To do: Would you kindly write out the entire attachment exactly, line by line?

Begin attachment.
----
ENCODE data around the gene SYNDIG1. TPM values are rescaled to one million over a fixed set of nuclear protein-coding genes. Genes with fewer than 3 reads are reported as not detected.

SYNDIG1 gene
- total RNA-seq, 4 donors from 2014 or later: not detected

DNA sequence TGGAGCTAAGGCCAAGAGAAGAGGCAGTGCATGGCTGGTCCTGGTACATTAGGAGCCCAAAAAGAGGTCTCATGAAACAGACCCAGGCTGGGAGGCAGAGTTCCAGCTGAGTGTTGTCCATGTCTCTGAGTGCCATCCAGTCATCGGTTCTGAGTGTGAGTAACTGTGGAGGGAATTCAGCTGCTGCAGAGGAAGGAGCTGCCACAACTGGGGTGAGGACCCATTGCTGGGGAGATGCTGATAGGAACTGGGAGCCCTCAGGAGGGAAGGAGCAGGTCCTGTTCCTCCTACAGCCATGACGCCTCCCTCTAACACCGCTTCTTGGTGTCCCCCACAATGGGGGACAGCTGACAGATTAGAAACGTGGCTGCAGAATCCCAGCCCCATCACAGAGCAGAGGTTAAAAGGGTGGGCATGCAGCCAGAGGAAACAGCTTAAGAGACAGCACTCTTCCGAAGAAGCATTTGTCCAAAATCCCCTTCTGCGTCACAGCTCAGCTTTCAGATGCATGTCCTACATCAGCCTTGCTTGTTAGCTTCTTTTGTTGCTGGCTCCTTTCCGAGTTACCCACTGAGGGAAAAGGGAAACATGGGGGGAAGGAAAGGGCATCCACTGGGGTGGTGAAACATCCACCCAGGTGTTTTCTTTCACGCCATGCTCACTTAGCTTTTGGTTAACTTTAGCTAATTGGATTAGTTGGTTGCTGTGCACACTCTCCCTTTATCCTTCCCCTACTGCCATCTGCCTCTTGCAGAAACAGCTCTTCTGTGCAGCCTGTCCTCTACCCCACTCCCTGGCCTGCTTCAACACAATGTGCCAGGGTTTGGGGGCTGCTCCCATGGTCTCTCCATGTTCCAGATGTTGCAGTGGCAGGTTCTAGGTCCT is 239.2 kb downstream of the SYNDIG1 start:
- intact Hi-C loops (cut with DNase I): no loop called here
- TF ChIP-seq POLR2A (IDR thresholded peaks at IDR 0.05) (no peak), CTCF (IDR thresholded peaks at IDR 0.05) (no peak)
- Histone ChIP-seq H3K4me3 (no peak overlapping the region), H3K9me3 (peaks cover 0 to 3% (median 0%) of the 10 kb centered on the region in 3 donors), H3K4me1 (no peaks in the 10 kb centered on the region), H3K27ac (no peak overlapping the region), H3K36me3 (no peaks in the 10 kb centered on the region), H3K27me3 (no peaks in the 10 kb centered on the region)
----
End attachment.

ENCODE data around the gene SYNDIG1. TPM values are rescaled to one million over a fixed set of nuclear protein-coding genes. Genes with fewer than 3 reads are reported as not detected.

SYNDIG1 gene
- total RNA-seq, 4 donors from 2014 or later: not detected

DNA sequence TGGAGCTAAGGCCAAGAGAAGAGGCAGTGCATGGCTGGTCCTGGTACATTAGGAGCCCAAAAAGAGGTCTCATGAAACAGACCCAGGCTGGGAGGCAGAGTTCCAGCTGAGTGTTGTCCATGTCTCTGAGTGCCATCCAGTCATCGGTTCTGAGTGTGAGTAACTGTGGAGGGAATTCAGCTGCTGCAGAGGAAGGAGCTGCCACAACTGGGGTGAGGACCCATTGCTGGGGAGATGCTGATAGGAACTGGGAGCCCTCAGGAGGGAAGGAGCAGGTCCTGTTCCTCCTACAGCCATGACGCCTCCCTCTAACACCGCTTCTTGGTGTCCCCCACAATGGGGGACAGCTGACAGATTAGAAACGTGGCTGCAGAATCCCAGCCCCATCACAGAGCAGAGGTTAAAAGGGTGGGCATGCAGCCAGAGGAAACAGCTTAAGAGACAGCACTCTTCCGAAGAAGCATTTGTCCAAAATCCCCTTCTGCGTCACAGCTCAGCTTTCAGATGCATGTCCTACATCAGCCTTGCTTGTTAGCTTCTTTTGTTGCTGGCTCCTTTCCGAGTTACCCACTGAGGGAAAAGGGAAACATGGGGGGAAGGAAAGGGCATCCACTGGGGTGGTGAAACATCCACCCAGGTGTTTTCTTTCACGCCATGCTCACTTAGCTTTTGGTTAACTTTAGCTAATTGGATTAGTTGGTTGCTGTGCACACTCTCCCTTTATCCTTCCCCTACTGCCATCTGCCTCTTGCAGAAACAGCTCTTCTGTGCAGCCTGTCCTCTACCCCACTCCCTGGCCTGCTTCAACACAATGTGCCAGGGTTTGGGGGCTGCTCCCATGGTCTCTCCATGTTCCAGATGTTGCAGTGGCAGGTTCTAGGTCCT is 239.2 kb downstream of the SYNDIG1 start:
- intact Hi-C loops (cut with DNase I): no loop called here
- TF ChIP-seq POLR2A (IDR thresholded peaks at IDR 0.05) (no peak), CTCF (IDR thresholded peaks at IDR 0.05) (no peak)
- Histone ChIP-seq H3K4me3 (no peak overlapping the region), H3K9me3 (peaks cover 0 to 3% (median 0%) of the 10 kb centered on the region in 3 donors), H3K4me1 (no peaks in the 10 kb centered on the region), H3K27ac (no peak overlapping the region), H3K36me3 (no peaks in the 10 kb centered on the region), H3K27me3 (no peaks in the 10 kb centered on the region)